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“Fire and Society in Modern China: Fire Disasters and Natural Landscapes in East Asian Environmental History” (1820-1965)

Author:

Jack Patrick Hayes

Norwich University, US
About Jack

Department of History & Political Science

Assistant Professor of History

Norwich University

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Abstract

Land clearance and agriculture have long been associated with fire.  Open fire, whether from natural or human ignition, has changed the face of many natural landscapes, especially in frontier regions. Much of modern China’s landscape has been shaped by fire, yet fire has been treated as a “disaster” (huozai) in official literature. However, fire in Chinese agriculture also played a positive role in the development of regional economies. This essay will review different meanings of “fire disasters” in recent Chinese environmental history by analyzing a few illustrative examples of late Imperial to Mao-era agricultural development, warfare, and legal institutions.  By examining these elements of fire-culture landscapes, this paper will consider problems and management practices of Chinese environmental history, especially distinct ethnic, regional, and temporal trends in legal and administrative forms of fire control.  These examples enable us to examine aspects of China military, agricultural, and social and ethnic history that lend themselves to cross cultural and environment comparison.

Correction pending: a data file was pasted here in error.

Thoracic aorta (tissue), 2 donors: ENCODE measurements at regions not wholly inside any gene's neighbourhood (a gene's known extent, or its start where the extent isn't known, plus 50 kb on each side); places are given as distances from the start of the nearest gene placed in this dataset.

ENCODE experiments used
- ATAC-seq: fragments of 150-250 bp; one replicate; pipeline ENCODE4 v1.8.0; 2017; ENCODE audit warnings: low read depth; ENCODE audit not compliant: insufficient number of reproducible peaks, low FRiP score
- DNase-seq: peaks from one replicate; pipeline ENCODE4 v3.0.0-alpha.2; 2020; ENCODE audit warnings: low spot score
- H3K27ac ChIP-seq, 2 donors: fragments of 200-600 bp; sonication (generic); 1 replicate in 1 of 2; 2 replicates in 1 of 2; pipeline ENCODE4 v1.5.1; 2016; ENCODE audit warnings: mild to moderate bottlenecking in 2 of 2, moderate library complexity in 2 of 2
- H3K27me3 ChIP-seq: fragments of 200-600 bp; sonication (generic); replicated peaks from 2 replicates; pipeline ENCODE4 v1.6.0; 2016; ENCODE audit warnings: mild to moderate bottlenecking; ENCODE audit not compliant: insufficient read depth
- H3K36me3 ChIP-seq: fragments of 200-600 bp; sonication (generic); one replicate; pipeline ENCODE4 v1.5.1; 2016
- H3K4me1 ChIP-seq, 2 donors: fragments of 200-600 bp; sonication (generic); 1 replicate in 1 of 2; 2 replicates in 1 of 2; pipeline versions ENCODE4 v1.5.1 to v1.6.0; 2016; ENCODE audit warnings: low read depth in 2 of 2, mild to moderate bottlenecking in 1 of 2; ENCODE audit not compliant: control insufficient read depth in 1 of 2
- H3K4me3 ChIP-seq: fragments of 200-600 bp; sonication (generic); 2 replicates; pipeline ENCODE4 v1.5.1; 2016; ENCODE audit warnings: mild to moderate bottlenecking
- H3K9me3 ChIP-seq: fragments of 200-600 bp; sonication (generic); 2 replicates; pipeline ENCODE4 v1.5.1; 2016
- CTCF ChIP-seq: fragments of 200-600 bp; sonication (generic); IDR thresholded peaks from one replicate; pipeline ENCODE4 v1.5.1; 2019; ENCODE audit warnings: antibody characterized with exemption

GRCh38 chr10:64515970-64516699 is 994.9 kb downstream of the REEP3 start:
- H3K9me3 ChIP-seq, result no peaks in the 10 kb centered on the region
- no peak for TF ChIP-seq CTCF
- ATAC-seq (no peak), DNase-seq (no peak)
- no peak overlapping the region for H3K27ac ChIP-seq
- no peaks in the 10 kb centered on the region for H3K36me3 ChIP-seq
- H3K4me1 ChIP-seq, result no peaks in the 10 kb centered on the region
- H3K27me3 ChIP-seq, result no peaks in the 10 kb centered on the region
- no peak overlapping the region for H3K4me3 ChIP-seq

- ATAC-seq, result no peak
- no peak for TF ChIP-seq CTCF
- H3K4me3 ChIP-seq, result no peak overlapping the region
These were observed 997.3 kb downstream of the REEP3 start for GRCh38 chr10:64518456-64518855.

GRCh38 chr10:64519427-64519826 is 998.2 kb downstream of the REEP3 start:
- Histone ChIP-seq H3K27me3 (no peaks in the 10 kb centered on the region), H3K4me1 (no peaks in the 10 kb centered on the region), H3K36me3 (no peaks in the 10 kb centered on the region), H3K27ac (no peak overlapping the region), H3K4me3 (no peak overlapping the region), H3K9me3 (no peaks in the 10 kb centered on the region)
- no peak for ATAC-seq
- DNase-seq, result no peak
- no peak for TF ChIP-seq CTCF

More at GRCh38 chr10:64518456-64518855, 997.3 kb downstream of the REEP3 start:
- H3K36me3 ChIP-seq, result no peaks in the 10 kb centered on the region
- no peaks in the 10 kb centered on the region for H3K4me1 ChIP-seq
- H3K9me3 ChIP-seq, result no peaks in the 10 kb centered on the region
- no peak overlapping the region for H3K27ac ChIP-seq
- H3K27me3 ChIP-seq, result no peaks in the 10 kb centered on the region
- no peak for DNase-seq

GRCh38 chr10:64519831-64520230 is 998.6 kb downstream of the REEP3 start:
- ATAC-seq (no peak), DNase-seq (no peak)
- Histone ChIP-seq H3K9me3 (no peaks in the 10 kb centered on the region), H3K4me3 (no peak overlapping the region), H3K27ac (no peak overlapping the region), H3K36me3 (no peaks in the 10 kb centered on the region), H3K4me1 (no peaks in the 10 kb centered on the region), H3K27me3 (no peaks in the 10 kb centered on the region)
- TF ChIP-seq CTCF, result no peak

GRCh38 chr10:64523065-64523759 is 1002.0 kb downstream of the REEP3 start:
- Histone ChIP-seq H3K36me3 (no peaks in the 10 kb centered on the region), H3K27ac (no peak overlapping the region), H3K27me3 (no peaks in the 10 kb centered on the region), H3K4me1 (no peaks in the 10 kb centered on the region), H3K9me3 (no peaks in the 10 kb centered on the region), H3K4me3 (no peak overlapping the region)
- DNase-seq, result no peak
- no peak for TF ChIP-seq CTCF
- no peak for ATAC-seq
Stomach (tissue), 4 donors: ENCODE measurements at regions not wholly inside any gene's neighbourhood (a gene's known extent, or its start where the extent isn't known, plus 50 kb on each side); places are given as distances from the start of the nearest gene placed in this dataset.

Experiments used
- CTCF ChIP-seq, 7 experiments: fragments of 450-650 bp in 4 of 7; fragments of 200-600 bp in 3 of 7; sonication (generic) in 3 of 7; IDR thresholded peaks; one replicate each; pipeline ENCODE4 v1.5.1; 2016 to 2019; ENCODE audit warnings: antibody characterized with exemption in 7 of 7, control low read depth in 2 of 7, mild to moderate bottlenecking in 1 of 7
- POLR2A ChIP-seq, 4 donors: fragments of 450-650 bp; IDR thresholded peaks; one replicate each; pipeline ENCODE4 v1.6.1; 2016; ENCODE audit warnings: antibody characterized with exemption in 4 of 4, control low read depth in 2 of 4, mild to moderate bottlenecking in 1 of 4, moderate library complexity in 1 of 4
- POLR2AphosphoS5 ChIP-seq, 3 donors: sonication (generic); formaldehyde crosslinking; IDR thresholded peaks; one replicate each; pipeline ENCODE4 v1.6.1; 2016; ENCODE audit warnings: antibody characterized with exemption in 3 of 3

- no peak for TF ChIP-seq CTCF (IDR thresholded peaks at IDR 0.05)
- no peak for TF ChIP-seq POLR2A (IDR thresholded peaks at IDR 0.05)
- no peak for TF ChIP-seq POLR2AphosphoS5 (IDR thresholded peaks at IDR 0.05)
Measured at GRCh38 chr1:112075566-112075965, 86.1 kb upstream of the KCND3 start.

DOI: http://doi.org/10.16995/ane.35
How to Cite: Hayes, J.P., (2012). “Fire and Society in Modern China: Fire Disasters and Natural Landscapes in East Asian Environmental History” (1820-1965). ASIANetwork Exchange: A Journal for Asian Studies in the Liberal Arts. 20(1), pp.23–35. DOI: http://doi.org/10.16995/ane.35
Published on 12 Nov 2012.
Peer Reviewed

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